Source Code

I rented Source Code primarily on the basis of Duncan Jones’ impressive sci-fi debut, Moon (not because of Jake Gyllenhaal), and my belief that Jeffrey Wright could do no wrong.  Source Code turned out to be a rewarding and challenging picture of second (and third, etc) chances and what happens to those chances.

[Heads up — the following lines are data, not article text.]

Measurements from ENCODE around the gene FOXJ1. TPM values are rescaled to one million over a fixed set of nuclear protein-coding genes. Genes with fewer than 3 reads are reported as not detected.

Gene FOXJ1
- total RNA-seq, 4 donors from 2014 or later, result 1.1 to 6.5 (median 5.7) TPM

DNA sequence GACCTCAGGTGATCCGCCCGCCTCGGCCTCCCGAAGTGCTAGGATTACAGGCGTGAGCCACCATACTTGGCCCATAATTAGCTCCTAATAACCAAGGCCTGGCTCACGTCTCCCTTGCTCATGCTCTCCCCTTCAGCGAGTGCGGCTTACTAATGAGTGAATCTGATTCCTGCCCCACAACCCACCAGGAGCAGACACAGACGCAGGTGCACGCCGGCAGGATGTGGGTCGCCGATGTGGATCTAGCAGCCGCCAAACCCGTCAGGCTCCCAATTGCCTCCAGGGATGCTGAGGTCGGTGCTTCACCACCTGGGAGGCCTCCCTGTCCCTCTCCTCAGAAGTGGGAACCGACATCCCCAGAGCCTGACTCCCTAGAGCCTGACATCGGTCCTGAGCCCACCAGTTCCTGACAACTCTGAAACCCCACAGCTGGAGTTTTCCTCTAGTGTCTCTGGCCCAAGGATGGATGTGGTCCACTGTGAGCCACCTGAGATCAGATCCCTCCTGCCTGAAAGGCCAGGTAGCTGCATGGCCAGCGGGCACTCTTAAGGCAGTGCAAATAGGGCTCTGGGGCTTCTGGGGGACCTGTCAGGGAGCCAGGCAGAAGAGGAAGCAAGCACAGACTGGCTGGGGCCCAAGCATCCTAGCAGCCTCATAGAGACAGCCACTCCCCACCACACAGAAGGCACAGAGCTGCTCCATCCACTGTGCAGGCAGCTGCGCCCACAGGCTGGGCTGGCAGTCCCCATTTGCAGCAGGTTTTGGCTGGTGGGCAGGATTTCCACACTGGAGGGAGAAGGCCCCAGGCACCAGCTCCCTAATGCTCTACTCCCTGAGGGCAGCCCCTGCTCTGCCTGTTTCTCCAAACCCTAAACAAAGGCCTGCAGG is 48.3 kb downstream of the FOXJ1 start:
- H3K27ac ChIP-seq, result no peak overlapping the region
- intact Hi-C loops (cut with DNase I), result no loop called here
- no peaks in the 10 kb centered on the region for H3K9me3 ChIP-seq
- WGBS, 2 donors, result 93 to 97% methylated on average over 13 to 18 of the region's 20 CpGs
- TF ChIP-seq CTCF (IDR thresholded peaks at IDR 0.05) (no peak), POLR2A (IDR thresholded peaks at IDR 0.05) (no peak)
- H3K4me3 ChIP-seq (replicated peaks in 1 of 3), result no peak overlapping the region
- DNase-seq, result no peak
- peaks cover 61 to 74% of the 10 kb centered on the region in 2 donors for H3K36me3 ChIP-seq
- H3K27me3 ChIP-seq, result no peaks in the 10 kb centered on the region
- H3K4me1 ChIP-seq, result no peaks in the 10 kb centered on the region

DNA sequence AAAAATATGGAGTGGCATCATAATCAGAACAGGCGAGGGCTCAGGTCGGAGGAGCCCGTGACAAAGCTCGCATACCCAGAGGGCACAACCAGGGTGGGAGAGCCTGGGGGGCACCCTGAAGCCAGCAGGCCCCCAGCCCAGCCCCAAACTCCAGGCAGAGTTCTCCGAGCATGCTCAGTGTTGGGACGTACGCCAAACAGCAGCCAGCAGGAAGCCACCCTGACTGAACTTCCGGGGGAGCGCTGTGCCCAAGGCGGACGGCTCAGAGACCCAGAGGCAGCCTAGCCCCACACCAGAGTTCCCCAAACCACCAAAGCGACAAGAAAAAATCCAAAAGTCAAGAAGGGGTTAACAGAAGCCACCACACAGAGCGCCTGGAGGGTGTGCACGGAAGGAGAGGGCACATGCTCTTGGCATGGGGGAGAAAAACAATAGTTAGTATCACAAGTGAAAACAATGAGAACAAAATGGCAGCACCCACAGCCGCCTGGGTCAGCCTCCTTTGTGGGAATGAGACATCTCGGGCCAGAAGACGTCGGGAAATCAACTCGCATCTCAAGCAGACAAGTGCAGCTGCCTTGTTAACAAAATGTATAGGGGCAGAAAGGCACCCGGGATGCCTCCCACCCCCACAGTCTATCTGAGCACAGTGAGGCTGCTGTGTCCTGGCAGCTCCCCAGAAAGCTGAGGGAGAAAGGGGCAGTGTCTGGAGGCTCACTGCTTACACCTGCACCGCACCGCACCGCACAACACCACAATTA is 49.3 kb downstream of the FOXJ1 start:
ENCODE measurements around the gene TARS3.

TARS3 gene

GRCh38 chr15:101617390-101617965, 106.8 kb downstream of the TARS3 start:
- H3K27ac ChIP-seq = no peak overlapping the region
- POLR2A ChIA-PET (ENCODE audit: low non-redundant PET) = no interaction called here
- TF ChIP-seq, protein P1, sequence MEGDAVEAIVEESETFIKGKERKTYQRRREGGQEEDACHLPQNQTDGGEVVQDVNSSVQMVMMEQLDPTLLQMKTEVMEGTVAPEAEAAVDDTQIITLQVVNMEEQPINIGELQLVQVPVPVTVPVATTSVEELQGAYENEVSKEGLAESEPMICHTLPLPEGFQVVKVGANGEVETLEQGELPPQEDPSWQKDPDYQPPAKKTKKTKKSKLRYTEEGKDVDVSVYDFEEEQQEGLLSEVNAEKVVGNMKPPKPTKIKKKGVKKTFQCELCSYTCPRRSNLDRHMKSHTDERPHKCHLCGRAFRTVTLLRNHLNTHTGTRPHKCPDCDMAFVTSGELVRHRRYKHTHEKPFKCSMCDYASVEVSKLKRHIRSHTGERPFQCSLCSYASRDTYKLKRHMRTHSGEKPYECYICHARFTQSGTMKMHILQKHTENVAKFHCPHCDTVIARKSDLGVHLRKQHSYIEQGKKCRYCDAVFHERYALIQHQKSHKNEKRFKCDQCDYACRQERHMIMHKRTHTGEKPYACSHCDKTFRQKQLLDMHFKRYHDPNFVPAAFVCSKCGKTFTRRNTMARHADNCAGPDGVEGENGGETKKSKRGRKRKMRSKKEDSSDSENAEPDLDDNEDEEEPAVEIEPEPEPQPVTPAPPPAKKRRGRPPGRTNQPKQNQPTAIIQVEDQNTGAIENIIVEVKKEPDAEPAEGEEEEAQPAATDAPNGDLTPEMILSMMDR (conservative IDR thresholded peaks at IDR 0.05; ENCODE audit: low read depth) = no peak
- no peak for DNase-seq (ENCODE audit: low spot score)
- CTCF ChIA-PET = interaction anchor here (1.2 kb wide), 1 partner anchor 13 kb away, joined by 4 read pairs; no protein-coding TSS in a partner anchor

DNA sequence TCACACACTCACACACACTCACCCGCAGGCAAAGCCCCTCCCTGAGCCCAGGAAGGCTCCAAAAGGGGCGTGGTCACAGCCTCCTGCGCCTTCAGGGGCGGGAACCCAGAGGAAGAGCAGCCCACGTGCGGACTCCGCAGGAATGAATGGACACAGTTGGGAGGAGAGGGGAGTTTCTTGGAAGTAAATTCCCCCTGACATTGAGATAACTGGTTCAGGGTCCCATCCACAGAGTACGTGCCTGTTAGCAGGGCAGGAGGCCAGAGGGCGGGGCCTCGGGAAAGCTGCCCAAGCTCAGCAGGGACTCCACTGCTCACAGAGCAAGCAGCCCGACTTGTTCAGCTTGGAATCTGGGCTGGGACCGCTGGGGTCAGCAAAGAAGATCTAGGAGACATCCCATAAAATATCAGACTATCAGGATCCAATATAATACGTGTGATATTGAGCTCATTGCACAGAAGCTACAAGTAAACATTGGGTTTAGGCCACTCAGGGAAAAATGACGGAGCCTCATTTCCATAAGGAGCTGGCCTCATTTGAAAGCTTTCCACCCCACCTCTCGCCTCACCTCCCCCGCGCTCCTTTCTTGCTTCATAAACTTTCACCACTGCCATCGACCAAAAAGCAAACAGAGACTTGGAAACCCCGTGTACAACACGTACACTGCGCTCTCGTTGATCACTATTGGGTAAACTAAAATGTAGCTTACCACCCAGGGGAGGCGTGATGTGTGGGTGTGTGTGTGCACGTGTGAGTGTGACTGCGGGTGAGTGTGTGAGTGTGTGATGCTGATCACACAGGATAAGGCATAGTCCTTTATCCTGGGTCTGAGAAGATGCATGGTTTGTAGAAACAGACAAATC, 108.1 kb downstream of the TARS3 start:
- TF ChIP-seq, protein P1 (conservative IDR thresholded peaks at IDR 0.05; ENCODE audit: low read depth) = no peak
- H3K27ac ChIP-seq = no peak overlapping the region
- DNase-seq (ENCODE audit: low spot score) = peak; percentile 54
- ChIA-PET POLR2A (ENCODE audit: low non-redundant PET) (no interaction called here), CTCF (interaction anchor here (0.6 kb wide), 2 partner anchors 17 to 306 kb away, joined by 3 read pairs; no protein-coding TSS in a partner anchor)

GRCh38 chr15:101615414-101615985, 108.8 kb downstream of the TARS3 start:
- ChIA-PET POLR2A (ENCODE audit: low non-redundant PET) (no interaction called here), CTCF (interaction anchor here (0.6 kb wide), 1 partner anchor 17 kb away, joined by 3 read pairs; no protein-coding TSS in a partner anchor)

See, it’s best to go into this picture with as little information as possible and let the series of clues be revealed as the picture goes on.   Ostensibly, Jake’s Captain Colter Stevens is sent into an 8-minute window of time that the scientists (led by Jeffrey Wright) can somehow tap after a horrific terrorist incident by getting into the mind of one of its victims.  Never mind the garbly-gook explanation, and just accept that somehow these little pockets of time can be used to mine the past to catch the terrorist and prevent him from striking again.  But what the film ultimately ends up doing with it opens it to a richer territory than advertised and leaves the viewer (or this one, anyway) with more theoretical questions than anticipated.  Source Code is an unexpected treat.

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